Wednesday, July 28, 2010

Format, Philosophy Of

I've been working with Clair Meade on how we've mapped formats in Horizon to Summon and have learnt things that make me ponder.

In advanced search Summon lists a bunch of formats you can limit by that our collections do not use. If a user selects one of these they would get zero hits, not because we had nothing that matched their requirement, just that we hadn't applied the same format name.

The format names are open to interpretation, overlap and ambiguity – for example ‘Government Document’ and ‘Report’ and ‘Web Resource’ could all be applied to the same document, but we can only map one to an item.

I’ve realised that many of the formats we haven’t used are listed because they are used in the ‘Beyond your library’s collection’, but as that’s not the default search target I smell misled clients. I've suggested via the Summon Clients list that the ‘Beyond’ box be above the format dropdown and the dropdown be populated with available formats live depending on whether ‘Beyond’ is checked.

What is a Format?

On the Summon Clients list here was some discussion about whether an ebook is a separate format or just a book that’s available fulltext online, and that's the approach Summon takes to journal articles (no distinction made between e and print). Obviously anything can be digitised so every traditional format will have ‘online’ equivalents.

See image in situ at
I think the basic problem is one of philosophical approach. We (‘we’ being librarians overseeing the profession in the evolution from physical to virtual information containers) have accidentally blended two approaches:

  1. The format of the information content (a picture, dictionary, moving image with sound)

  2. The format of delivery (for a picture that could be poster, painting, 800x600px gif; for a dictionary that could a book, a web site (OEDOnline), or an ebook (from say Credo Reference); and for moving image with sound that could be Super8 film, videocassette, DVD, streamed media, or a download of an MP4 file)

I guess I’m wondering how many of our users will be happy to know that limiting to ‘journal article’ will exclude web resources, government documents, and reports that have the same ‘content size and structure’ as a journal article.

I worry that we use one field to describe two very different facets of a piece of information.

Has anyone else pondered this and decided on an approach?


Alan @JCU Library said...

Jon Rochkind has talked in greater depth and more brains on this in his blog "print" format limit in a MARC-based catalog

Anonymous said...

Has anyone else pondered this?

Oh yeah, librarians have been pondering it for quite a while. I am too lazy to go try and look up literature at the moment, but there have been numerous articles written on it and cataloging task forces attempting to address it.

It turns out it's possibly even more complex than your two-dimensions. The RDA effort wound up with THREE dimensions: 1) "Content type" (like your "format of information content", for instance "spoken word" or "text"), 2) "Carrier type" (kind of like your 'format of delivery', for instance 'audio disc' or 'scroll', but not sure if 'online' is one or not) 3) "Media type" (um, this is supposed to be another aspect of delivery mechanism, but ends up reading more like content: Audio, video, etc.).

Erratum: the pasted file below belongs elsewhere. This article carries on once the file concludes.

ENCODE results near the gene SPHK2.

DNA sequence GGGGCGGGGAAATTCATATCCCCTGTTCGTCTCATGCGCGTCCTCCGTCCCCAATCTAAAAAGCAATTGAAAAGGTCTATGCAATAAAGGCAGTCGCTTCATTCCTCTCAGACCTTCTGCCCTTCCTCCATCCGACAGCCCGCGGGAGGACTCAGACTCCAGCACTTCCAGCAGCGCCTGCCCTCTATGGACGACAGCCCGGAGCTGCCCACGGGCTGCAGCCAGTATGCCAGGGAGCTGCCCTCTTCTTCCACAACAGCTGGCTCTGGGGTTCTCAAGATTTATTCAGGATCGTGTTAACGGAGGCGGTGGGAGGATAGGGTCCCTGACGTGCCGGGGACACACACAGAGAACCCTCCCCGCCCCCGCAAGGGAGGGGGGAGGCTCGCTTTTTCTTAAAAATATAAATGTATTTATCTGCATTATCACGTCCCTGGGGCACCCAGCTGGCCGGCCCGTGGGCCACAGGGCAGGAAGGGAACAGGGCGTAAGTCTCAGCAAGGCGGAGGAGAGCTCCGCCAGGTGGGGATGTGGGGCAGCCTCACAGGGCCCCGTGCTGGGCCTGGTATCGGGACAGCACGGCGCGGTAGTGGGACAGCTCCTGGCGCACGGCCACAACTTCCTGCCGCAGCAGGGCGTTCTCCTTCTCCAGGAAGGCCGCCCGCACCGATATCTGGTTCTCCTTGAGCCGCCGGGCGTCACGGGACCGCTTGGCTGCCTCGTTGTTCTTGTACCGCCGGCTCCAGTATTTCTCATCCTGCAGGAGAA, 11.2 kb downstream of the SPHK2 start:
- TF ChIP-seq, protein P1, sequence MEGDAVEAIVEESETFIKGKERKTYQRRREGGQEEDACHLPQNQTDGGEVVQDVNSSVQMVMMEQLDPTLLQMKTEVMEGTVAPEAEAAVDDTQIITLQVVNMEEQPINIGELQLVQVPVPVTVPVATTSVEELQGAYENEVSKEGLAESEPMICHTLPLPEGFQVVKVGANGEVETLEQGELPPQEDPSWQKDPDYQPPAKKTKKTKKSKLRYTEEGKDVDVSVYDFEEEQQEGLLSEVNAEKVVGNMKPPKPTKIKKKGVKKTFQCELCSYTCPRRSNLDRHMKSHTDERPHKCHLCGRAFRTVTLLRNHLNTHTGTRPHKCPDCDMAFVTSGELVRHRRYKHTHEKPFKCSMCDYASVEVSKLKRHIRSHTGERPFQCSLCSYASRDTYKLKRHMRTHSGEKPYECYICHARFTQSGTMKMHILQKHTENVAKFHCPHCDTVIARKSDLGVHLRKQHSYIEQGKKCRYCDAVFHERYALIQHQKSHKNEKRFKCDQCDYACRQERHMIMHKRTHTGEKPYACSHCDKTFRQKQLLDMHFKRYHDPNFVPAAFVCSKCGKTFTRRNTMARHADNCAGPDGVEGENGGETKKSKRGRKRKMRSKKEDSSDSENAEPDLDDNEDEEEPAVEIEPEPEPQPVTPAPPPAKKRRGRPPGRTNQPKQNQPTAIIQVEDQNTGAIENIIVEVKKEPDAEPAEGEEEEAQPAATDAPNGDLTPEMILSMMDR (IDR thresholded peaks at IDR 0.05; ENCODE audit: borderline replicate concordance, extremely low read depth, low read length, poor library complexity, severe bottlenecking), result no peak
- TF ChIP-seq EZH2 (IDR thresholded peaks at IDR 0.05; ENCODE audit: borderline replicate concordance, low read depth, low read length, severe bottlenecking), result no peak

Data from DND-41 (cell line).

The RDA effort comes closer to actually rationally identifying formats on indepenent axes, but as a result:

1) It is nowhere NEAR user's actual internal mental models of this stuff, because user's internal mental models are _not rational_, and

2) It STILL doesn't capture some of the stuff we're talking about here, it doesn't distinguish between an 'article' and a 'book' (both are text, perhaps on paper or perhaps online) -- that aspect of article vs book is more like a sort of "genre", yet a fourth dimension!

This stuff is tricky. Precisely because the concepts actual humans use actually are bundles of cross-cutting dimensions, not a rational taxonomy -- and because our concepts in a state of flux right now too! 10 years ago, a "book" was something made out of paper and bound. Now... what exactly is the difference between an "ebook" and a really long "web page"? Got me, except for what people consider it, and they'll probably consider the same thing different in another 10 years.

Anonymous said...

Oh, and I'd dispute Alan that my original blog post has either more depth or more brains than yours.

But this is something librarian theorists have been pondering for a while -- too bad our library science literature is so hard to actually find! (And that there's been a dearth of it the past 20 years; librarianship has somehow lost it's theoretical arm). But this would be a great topic for some library student (or librarian!) to write a paper on, the _history_ of librarian examinations of controlled vocabulary for form/format/carrier/media/content type/genre.